Monday, 26 December 2011
In a feature for Manchester-based news website Mancunian Matters, I examine whether or not the Liberal Democrats have a future in the city following their collapse at the last local elections.
Sunday, 25 December 2011
In a feature I prepared for my journalism qualification, I examine the history, performance and prospects of the Conservative Party in Northern Ireland from Home Rule to the present day.
Monday, 19 December 2011
My first piece as Chief Reporter for Gossip Tory is an article I originally wrote as a London Spin column in the aftermath of Ben Howlett's re-election. It looks at the failure of online voting to seriously impact turnout and examines why this might be.
Monday, 12 December 2011
In my latest TSJ article, I moot that the concept of 'the pension age' is an outdated relic of post-war policy that needs fundamental reform, and that the younger generation should not feel entitled to a long retirement the nation can't afford to give them.
Thursday, 8 December 2011
I've got an article in the December issue of BullsEye, the magazine of the European People's Party youth organisation European Democrat Students. You can download it here.
My article can be found on page 14 and is entitled 'No New Christendom', and makes the argument for the admission of Muslim states into the EU. I also had an article in the previous September issue arguing for a reform of European energy policy.
Wednesday, 7 December 2011
In my latest piece on the Conservative Future elections, I postulate that next year's elections will be closer to last year's brutal contest than this year's soporific effort.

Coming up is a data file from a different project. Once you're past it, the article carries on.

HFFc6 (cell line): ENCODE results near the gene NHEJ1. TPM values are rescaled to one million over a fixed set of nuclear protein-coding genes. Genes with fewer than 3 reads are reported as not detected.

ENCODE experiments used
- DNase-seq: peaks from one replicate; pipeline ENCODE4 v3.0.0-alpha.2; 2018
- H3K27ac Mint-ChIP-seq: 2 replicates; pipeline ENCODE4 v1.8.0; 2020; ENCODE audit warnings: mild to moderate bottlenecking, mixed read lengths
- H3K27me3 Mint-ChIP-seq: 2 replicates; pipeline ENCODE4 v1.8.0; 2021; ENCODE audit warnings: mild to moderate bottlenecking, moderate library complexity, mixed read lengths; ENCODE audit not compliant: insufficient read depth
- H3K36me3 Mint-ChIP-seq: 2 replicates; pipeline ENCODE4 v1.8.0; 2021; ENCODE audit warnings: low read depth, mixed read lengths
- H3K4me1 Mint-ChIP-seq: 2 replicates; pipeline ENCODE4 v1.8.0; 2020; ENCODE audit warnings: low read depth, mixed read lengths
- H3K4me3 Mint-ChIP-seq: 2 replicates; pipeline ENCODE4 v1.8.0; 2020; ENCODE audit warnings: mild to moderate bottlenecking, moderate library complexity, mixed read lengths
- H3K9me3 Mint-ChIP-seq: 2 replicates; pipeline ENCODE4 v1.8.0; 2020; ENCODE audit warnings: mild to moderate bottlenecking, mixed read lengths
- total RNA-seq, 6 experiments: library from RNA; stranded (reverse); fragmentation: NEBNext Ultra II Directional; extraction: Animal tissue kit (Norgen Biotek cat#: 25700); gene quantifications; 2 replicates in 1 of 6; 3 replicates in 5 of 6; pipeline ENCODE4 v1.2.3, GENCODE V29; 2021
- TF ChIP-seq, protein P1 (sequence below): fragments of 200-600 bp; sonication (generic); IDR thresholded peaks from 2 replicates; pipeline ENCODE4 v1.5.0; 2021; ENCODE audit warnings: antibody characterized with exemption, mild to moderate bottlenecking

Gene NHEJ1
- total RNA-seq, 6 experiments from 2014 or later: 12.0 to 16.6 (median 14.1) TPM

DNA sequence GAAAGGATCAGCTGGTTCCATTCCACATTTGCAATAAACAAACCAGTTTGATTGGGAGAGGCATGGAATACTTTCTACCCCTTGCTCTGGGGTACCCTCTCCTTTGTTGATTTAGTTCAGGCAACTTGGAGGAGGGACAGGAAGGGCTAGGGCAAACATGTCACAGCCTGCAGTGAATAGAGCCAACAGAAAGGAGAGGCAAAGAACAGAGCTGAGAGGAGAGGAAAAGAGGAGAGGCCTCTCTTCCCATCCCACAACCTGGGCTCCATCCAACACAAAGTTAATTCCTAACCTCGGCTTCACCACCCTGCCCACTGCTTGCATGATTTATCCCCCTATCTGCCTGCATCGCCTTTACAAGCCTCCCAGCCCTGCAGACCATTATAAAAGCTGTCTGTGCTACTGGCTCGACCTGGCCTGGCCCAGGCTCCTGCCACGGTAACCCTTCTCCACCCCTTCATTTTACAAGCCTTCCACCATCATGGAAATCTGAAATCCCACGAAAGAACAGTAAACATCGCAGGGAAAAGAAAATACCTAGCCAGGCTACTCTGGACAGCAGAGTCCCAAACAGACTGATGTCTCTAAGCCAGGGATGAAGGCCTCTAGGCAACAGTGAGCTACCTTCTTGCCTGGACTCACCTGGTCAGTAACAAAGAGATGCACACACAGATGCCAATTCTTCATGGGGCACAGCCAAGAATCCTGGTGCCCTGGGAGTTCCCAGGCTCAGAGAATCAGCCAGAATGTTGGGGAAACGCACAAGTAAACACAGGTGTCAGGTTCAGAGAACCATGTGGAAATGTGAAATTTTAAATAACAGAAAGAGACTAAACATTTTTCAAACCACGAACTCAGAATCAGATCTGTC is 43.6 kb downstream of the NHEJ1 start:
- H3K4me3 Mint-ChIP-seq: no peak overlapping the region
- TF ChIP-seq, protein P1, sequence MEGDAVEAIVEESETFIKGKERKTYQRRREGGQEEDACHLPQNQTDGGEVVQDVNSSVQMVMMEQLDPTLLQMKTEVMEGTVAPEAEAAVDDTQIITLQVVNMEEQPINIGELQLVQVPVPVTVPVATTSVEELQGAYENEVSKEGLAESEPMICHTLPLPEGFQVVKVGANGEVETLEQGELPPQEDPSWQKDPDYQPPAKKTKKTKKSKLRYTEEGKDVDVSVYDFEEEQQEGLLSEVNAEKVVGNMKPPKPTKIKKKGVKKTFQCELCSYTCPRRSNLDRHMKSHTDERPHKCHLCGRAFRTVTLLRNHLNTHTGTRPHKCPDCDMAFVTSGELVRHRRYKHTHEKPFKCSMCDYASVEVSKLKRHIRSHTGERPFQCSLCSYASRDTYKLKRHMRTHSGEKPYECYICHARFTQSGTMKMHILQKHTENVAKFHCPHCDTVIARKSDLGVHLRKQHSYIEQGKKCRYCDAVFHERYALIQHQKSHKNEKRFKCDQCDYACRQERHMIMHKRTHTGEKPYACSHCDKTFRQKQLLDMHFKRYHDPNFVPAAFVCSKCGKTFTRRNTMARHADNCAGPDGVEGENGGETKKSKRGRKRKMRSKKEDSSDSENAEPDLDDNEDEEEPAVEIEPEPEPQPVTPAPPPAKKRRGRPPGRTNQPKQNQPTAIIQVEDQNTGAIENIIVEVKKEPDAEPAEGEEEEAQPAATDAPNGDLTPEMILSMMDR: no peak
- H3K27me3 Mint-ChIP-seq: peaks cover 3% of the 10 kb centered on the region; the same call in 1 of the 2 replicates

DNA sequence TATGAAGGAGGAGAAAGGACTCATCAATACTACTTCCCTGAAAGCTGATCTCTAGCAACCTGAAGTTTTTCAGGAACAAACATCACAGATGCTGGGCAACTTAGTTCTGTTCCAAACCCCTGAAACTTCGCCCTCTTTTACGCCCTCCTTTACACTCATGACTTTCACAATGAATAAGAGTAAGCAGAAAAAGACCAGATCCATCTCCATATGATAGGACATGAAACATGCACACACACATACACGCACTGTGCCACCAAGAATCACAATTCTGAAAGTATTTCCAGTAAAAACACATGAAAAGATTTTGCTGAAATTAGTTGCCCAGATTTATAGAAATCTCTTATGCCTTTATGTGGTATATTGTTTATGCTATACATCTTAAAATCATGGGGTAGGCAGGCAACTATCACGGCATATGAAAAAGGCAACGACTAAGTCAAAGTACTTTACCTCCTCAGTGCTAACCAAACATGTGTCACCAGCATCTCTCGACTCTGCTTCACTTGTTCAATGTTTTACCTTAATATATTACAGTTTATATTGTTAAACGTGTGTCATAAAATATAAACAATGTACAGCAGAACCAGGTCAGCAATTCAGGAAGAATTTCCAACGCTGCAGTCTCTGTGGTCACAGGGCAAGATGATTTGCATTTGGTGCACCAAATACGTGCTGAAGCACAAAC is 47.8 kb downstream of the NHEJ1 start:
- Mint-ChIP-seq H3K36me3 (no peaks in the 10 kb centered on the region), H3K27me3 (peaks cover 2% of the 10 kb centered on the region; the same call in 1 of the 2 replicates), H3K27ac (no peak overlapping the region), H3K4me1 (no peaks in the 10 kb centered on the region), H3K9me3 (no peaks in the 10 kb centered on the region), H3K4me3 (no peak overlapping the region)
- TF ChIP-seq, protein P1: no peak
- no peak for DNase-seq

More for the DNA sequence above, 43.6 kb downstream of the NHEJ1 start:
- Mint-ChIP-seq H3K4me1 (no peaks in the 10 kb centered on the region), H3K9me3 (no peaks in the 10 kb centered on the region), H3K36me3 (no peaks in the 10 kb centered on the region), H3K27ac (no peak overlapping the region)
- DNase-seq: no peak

Tuesday, 6 December 2011
There are times when I fear the pro-market right can be guilty of a double standard. On the one hand, we decry any leftist who claims that businesses should be run ‘in the national interest’. It sounds like the opening of an attempt to bring private enterprise under the long shadow of the state.
We quite rightly point out that the business of business is business, and that government attempts to co-opt businesses into the state are usually authoritarian and wrong. We defend the right of private citizens to run their own affairs and defend, within the constraints of the law, their own interests.
But with this public sector strike some of the right has turned on its head. Suddenly, the unions are selfishly refusing to subsume their private interests into the national interest. Their strikes are ‘irresponsible’. The distinction between the private and the public interest, which we so keenly defend for businesses and individuals, gets inexplicably blurred for unions.
Yes, people get hurt when schools and other public services close due to strike action. But people get hurt when factories close and companies move to more business-friendly countries. Why should we believe that unions have some kind of duty to people other than their membership?
Of course, the unions bring some of this on themselves by striking ridiculous poses. Claims that the public sector unions are somehow striking for all workers, or for the nation, are absurd. The idea that public services would simply cease to function if public sector workers were paid private sector wages is a fantasy.